In Print: Clips from Food Sections

500924275. – The Chicago Tribune A Bit of Vampire History for your Halloween Bash “This vampire thing goes back, all the way to antiquity. Old blood indeed. The trail begins in ancient Persia, where someone discovered a vase depicting a man struggling with a blood-sucking creature. The Aztecs, too, got in on the sanguineness, convinced that offering a victim’s blood ensured fertilization of the Earth.”

4. – The Boston Globe Someone’s Gotta Do It “There are 50 of them, four of us, and the task seems a bit daunting. Over the next two hours, we will taste 25 white wines and 25 reds (identities unknown), compare impressions, and take notes. What we hope to find are a handful of wines that deserve to be called the best at $12 and under – the Grand Cru of Plonk.”

3. – The LA Times There’s a New Taste for Quince “Neglected for decades, the quince seems an improbable candidate for revival today, when consumers demand sweet, ready-to-eat fresh fruit. Why is it, then, that in recent years three books of quince recipes and lore have appeared, the fruit increasingly is featured at high-end restaurants, and half a dozen of these have even been named after it?”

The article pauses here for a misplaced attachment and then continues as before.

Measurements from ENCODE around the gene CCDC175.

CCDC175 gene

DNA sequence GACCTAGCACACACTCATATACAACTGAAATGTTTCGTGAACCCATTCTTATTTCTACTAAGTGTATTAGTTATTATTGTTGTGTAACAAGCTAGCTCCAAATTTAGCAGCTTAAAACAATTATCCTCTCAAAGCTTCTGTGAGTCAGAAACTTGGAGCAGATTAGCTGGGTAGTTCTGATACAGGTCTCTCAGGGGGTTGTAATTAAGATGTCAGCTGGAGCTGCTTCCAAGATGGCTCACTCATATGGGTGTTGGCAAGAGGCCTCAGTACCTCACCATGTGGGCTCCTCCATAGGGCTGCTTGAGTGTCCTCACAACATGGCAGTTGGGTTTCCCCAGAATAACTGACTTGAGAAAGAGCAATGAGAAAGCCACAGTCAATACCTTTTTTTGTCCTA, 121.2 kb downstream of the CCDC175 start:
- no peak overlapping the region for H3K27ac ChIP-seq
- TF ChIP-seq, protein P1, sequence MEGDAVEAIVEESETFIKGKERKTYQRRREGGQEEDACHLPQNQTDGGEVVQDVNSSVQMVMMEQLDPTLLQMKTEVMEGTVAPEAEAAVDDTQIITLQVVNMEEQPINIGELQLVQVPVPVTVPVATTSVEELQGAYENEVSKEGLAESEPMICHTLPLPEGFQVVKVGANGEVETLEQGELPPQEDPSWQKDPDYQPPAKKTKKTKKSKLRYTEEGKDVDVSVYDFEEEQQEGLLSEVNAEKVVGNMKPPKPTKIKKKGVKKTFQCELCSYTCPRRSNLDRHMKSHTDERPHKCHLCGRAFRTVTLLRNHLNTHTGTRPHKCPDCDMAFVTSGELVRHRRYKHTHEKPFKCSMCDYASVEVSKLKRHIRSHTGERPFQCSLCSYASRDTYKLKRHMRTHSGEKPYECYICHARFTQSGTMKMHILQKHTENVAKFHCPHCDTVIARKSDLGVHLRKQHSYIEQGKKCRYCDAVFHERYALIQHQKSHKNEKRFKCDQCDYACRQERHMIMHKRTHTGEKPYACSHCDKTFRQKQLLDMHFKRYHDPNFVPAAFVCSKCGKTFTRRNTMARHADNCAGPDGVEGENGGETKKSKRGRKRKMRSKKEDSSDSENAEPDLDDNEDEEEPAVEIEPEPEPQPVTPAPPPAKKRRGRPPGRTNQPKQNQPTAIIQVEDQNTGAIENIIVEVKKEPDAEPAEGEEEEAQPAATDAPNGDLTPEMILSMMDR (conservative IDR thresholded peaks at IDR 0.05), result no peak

2. – The NY Times Tater Tots for Two: It’s a Date “And thus is born false hope. Because dating in New York, as countless sitcoms, magazine articles and resolutely plucky blogs can attest, is no picnic. But let’s say that, through some quirk of dinner party seating or online profiling, you manage to meet someone. Where to take them?”

1. – The Washington Post Take Stock: There’s an easier way to do it “Bouillon, or stock, or broth, is the foundation of a range of dishes, not just French ones. It is the essence of a risotto. It is the heart of a soup and constitutes the body of a stew. Few chefs could imagine a world without it. A restaurant kitchen without a large pot of simmering stock feels barren and soulless. But one of the first things you learn once you have graduated from the University of Food Writing and enter the Real World is that people don’t make stock. Even many food writers and chefs don’t make their own stock from scratch, at least not on their own free time. Stock should be just a matter of knuckles and dimes. Yet it seldom is.”

photo from The LA Times

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Filed under Food, How To, News, Outside DC, wine

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